The hunting instinct is probably what makes us want to strike it rich in some fashion. Deer season puts us squarely into that instinct as if no time has passed since our forebears roamed the forest looking for a feast. During the fall months, a lot of my acquaintances begin to look like our ancestors must have looked, scraggly, unkempt and, well, content.
But this desire to strike it rich somehow infiltrates other areas of our lives as well. I have mentioned before that I used to work for a rough old carpenter. He was a rugged fellow, sun-darkened, tough-skinned and plain spoken. Being quite hard of hearing, he used to call me Swilley, because he knew that my step-father (he took him for my father) was Loy Swilley, a fine carpenter that he apparently admired. So, I was not Danny Ford to him; I was just Swilley. Instead of trying to explain to him my true name, I just went along with it. When he said, “Swilley,” I jumped.
One Saturday afternoon when my co-worker and I were sitting on the old guy’s front porch he was more than usually talkative. Perhaps he was just relaxed from a day away from the grind.
“Swilley,” he said, “I know where there is some treasure buried up on the Little Missouri River. I know right where it’s at. I need a young fellow like you to go camping up there with me to help me dig. I don’t need no map. I know right where it’s at. We could get us a tent at the Army Surplus and take off up there. I done got all the picks and shovels we would need. We can fish a right smart, too. I know where we can catch us some fish on the Little Missouri. We can fry them right out there on the bank and all.”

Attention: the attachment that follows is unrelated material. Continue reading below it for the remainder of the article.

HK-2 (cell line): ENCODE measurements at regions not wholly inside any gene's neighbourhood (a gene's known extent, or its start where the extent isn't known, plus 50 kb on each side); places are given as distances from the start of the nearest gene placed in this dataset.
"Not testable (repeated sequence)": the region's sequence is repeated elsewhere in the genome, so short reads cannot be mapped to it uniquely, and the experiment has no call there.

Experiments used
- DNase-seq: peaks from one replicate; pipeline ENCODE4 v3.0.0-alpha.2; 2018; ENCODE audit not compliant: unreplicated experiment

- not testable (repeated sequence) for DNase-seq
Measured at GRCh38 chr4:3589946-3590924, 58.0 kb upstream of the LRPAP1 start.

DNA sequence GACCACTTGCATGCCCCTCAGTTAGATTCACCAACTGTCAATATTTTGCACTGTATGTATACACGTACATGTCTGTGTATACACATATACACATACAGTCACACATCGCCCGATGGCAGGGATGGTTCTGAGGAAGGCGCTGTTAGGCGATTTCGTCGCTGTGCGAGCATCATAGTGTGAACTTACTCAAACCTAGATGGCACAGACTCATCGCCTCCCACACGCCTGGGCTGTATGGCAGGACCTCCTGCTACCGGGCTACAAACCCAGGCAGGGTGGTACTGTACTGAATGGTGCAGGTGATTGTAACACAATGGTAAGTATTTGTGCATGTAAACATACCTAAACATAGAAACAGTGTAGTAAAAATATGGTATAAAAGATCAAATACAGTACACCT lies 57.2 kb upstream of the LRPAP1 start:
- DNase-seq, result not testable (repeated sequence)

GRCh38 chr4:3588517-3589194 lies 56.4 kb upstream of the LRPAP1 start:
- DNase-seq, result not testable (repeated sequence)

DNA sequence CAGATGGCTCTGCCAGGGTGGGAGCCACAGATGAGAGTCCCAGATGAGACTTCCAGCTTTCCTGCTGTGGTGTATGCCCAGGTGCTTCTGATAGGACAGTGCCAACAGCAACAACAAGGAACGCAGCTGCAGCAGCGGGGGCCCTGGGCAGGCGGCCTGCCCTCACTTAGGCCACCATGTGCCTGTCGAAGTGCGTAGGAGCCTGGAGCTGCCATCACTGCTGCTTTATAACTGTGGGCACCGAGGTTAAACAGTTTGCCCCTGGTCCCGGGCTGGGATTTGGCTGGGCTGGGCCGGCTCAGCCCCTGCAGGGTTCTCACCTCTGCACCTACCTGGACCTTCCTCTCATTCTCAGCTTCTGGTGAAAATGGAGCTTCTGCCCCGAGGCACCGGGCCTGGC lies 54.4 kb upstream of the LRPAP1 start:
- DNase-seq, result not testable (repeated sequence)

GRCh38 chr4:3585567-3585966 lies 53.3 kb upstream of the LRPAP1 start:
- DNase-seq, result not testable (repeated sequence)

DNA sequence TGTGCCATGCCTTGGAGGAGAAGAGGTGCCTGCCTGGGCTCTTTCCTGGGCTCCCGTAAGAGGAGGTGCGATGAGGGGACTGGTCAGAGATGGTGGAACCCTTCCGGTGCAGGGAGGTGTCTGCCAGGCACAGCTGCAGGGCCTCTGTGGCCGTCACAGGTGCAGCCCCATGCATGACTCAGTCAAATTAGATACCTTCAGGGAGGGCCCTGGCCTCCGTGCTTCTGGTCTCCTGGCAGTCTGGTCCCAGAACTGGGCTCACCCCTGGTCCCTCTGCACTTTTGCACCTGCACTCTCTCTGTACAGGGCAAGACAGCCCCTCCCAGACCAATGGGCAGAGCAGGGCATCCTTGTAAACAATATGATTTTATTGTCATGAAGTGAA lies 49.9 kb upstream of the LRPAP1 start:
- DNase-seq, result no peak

I glanced at my co-worker, the old guy’s nephew, there on the porch as the rugged man waxed more and more voluble. He shook his head clandestinely, as if to say, “Let my uncle talk; he ain’t never going to go on that treasure hunt. I have heard it all before.”
“What do you think, Swilley? When do you want to go?”
“I guess we can go when we finish the chicken house.” We were on the tail end of a job of erecting a 400 by 40 foot chicken house the way we used to build them—sinking a lot of four-by-fours and latching a tin roof onto them.
“Well, let’s see about stopping by the Army Surplus after work Monday.”
After work Monday, the boss said, “Swilley, if I had a Big Gulp, I believe I could drink every bit of it.” We stopped at the Grab-N-Go and he was as good as his word. Monday came and went with no mention of the Little Missouri River. Perhaps the treasure he was looking for was a little closer to home than he thought.